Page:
I can’t believe how much this little brain-child business of mine has grown in the past year. I’m humbled and honored to walk alongside authors, publishers, and business professionals on their publishing journeys and creative project goals! I’ve learned a lot over the past year about what it means to be a freelance editor and writer—and a lot of what I’ve learned has nothing to do with editing or publishing. It’s amazing how our professional lives can spill out into our personal lives!
As a freelancer, I’ve learned the following:
1. YOU CANNOT SWEEP WORK STRESS UNDER THE RUG.
Because I try to maintain a healthy work-life balance, it’s easy for me to neglect the stress of deadlines or client interactions when five o’clock rolls around. Unfortunately, sweeping stress under the rug means I look completely relaxed on the outside, when I’m actually feeling the pressure and stress on the inside. I can’t totally “leave the office” and adopt the out-of-sight-out-of-mind attitude that most people can cling to in the evenings or on the weekends.
As a result, I realized I needed to communicate my deadlines and crazy schedule to my dear husband, who, unfortunately, cannot read my mind. It sounds silly, but it took a while to figure this one out. My coping mechanism to all the stress—and the way I procrastinated—was to pretend the pressure to deliver didn’t exist, and that I was free as a bird. I’ve learned that it’s important to acknowledge the pressure for so many reasons. It’s actually freeing to admit when things are a little crazy. And guess what? My husband wants to care for me during the busy seasons and help me carry some of the load, so finally blurting out just how busy I am is actually a huge relief. Dealing with the stress and being honest with myself—and my spouse—removes some of the burden. Imagine that!
2. THE POMODORO TECHNIQUE SAVES LIVES.
Okay, so it doesn’t actually save lives, but I’ve found that timing myself—particularly in twenty-five-minute increments and little breaks in between—is a wonderful way to boost productivity. Editing is a meticulous process that demands total concentration and strains the eyes. Giving myself five-minute breaks or fifteen-minute breaks helps me stick with it in the long run. It really is like a marathon, not a sprint. Having a timer to keep me on track of projects is also immensely helpful—not only to limit distractions, but also to track my hours for future estimates and quotes. I’ve really gotten into a rhythm; I know how long a certain type of editing or project will take me, which really makes all the difference with scheduling.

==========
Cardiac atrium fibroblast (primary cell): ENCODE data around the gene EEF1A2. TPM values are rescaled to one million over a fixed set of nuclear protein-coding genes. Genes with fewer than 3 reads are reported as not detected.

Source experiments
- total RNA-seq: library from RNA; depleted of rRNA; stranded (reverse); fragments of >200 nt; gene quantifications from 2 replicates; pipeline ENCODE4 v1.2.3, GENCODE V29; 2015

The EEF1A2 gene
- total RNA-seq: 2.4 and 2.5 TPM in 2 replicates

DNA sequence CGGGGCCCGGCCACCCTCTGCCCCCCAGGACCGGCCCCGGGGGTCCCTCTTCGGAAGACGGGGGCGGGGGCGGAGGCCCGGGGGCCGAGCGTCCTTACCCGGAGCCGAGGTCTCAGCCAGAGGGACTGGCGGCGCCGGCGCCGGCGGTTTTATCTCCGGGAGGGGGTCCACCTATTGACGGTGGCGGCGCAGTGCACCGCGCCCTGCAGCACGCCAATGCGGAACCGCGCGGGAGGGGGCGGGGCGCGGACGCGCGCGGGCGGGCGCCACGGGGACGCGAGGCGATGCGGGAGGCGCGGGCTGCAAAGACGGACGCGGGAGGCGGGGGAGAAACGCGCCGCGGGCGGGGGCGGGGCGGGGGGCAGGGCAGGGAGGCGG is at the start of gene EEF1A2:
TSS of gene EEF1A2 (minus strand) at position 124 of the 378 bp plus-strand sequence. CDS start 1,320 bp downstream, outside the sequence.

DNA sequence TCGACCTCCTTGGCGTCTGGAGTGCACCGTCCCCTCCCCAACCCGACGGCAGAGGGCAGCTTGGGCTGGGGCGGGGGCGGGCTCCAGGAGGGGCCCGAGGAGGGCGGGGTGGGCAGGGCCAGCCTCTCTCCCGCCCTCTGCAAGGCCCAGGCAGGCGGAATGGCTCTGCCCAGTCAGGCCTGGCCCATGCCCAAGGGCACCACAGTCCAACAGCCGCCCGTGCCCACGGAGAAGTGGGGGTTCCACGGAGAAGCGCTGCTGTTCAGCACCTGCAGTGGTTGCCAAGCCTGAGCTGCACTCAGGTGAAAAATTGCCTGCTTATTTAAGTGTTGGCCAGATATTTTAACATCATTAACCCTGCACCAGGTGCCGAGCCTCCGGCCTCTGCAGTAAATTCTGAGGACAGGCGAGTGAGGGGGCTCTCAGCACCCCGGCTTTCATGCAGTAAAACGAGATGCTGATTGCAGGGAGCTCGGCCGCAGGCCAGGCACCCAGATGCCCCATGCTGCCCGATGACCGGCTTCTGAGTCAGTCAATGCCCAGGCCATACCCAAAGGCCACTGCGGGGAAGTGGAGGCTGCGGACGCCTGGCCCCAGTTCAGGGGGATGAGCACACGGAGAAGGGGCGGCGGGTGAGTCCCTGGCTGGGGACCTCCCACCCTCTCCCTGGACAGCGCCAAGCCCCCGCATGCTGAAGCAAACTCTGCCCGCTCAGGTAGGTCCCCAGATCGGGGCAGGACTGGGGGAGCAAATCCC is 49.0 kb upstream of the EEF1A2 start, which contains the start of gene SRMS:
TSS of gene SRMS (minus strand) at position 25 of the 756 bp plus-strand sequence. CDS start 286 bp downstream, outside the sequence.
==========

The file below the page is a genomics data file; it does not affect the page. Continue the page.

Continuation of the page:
3. PEOPLE WON’T ALWAYS “GET IT.”
As a freelancer who works from home, people tend to automatically assume I have a ton of flexibility and that I set my own hours. It’s true that I do have some flexibility—I can usually schedule doctors’ appointments during the day and go grocery shopping at 11 a.m.—but that doesn’t always mean I have hours to kill with my friends at the coffee shop or that I’m down with unexpected visits during the work day.
I may work in my PJs most of the time (it’s true!), but I promise you: I am
working hustling. I’ve had to learn that people won’t always understand what it means to work from home as a freelancer, so I need to set appropriate boundaries and protect my home office time.
4. IT’S WORTH IT TO GO THE EXTRA MILE.
I know this is a cliché, but it’s so true: It’s so important to go the extra mile with clients. There’s no greater feeling than exceeding clients’ expectations. If I’m working 59 hours on a project, I want to make it count. Why coast your way through, only to deliver a half-assed job? When you go the extra mile, it is not only satisfying to receive positive feedback, but your clients stick around.
Disclaimer: Going the extra mile ≠ an unhealthy pursuit of perfection.
In my business, editing and revising is all about the process. Sometimes, there are drafts upon drafts before a better product emerges. And guess what? That’s okay. In fact, that’s where the magic happens. One thing I’ve learned as a biz boss lady is that there’s no way to kill off joy and creativity faster than trying to be a perfectionist. Even as an expert in your field, there is always more to learn. In fact, I think it does a huge disservice to your clients to assume otherwise.
Continued education is huge, so don’t stress over reaching that moment when you’ve officially “arrived.” Keep striving toward different goals, refining your process and skills, and giving yourself time and grace to learn new things.
Freelancer friends: How do you manage stress and *own it* as a boss? What wisdom can you share for aspiring freelancers? I’d love to hear your thoughts!